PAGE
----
NB woman a perfect match for boyfriend who needed a kidney: ‘The gift of life is the one he gave me’ – New Brunswick
This is a match that can only be explained by divine intervention.
Brittany Hay, originally from Sussex, NB, decided to move home after some time in Western Canada. Eventually, she would be set up with Colin Grieve by their mutual friends. They both describe first noticing each other casually.
“We hit it off,” Grieve said.
Five years later, the two share something even more special – a kidney.
working against the clock
Grieve was almost two years old when he was diagnosed with polycystic kidney disease (PKD) – a genetic disorder where fluid-filled cysts form on the kidneys and eventually lose their function. His father had the disorder and so did his sister.
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About a year ago, Grieve was told his kidney was functioning at about 10 percent and it was a race against the clock. The search for a living donor began.
Grieve naturally assumed that either his mother or sister would be the ideal choice, but testing, and because his sister also had the disease, determined that it would not work even though the two were a match.
Transplantation for people with PKD can be more challenging due to the genetic component of the disease, which is ruling in their family carrying the gene.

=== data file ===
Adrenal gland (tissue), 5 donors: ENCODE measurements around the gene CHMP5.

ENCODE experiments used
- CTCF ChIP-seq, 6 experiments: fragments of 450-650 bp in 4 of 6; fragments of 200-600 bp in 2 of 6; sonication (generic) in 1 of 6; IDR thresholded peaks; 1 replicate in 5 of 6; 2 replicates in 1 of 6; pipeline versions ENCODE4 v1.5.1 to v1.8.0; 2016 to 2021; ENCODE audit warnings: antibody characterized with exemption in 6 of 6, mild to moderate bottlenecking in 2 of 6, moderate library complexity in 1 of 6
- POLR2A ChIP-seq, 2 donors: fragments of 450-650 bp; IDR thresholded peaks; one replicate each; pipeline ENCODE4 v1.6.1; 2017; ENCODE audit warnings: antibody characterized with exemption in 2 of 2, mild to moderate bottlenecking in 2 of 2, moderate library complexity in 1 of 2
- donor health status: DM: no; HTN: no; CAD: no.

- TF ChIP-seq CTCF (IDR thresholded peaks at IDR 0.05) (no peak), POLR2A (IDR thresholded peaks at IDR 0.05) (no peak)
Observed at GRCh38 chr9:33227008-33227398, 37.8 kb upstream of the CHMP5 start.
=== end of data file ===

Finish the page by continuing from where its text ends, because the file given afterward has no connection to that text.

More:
According to the PKD Foundation of Canada, about 88.3 percent of kidneys are transplanted from cadavers. It also said that outcomes are generally better when the kidney is donated from a living donor.
Having a deep desire to help, Hay decides to go through with the testing process.
“The overwhelming part of just being like, ‘I feel like I’m really going to be the match,'” she explained in an interview on Saturday. And she was.
While they waited for a surgery date, the couple underwent a procedure to help Grieve preserve his kidney function. According to the couple, his creatinine levels were high.
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Creatinine is a product in the body that the kidneys are meant to filter out, but with limited function of the kidneys, it was building up.
He said it was a miracle that he made it through Christmas without needing dialysis. The two made significant changes to their diets and began growing their own food in order to have some control over what could affect both Greaves’ kidney function and Hay’s health. Many things – like potatoes and bananas – were off-limits for a while.
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The two found out about their impending procedure on February 21, and will eventually go to the Queen Elizabeth II Health Sciences Center in Halifax – where all transplants in Atlantic Canada are performed. The surgery was done on 9 March.
Grieve will spend the rest of his life taking medications and going to medical appointments, but it’s all worth it, he said. He is now focused on keeping his new kidney healthy, formerly He’s, saying he feels the sacrifices his partner made for him.
“I was definitely more nervous than him,” he said. “I know she was in surgery before and I was literally waiting on the bed for the stretcher to come pick me up and tell me she was done and it felt like forever. (She) gave me a And given the opportunity. The gift of life is what it has essentially given me.
Both said they have a lot to be thankful for. He thanked the community, friends and family for their massive support and medical teams in both New Brunswick and Nova Scotia for helping him through the process.
And as Hay and Grieve begin their new normal, they have the perfect match for a love story.
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